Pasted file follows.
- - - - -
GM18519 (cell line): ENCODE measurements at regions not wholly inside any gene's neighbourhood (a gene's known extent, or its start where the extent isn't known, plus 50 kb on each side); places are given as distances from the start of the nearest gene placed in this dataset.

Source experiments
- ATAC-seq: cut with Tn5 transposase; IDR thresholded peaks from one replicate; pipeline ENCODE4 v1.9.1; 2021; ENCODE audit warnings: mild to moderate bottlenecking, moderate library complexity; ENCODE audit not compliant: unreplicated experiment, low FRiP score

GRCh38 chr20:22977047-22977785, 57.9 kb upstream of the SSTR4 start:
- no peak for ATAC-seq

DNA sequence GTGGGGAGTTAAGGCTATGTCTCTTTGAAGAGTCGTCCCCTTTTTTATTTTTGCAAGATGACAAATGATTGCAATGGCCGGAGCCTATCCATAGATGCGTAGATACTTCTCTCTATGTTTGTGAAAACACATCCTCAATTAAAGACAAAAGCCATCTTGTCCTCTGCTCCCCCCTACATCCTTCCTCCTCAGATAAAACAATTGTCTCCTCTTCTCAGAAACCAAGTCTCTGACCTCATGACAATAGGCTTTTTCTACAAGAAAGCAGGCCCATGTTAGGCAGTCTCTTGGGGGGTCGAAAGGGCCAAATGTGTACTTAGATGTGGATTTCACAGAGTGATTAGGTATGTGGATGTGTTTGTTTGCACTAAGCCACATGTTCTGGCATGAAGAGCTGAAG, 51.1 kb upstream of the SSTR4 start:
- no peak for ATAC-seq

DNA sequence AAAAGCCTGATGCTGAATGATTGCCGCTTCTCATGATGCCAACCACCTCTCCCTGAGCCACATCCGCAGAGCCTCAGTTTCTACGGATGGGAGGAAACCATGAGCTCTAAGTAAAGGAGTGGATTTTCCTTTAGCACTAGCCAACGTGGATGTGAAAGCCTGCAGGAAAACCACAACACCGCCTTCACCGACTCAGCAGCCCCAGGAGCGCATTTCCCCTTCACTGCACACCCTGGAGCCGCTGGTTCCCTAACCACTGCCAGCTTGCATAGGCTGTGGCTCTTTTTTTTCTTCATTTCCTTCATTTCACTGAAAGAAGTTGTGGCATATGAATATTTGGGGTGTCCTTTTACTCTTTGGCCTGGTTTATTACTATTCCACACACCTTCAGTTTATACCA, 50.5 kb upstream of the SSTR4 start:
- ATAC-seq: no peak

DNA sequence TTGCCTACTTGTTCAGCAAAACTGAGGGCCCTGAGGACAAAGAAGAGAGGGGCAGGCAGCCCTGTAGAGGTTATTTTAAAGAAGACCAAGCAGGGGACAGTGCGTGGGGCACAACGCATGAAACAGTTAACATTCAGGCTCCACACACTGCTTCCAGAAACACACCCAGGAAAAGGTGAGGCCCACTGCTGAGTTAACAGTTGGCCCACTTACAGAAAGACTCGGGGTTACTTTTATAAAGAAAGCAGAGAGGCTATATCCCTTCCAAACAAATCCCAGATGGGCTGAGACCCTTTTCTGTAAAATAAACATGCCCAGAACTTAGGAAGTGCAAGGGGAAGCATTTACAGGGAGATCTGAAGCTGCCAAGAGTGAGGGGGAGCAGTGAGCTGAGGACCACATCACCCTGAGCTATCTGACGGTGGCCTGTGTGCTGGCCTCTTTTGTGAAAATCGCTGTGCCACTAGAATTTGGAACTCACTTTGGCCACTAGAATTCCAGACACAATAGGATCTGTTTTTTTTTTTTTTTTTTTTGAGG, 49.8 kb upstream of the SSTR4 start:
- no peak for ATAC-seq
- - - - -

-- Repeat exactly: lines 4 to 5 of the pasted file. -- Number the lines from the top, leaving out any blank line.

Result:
GRCh38 chr20:22977047-22977785, 57.9 kb upstream of the SSTR4 start:
- no peak for ATAC-seq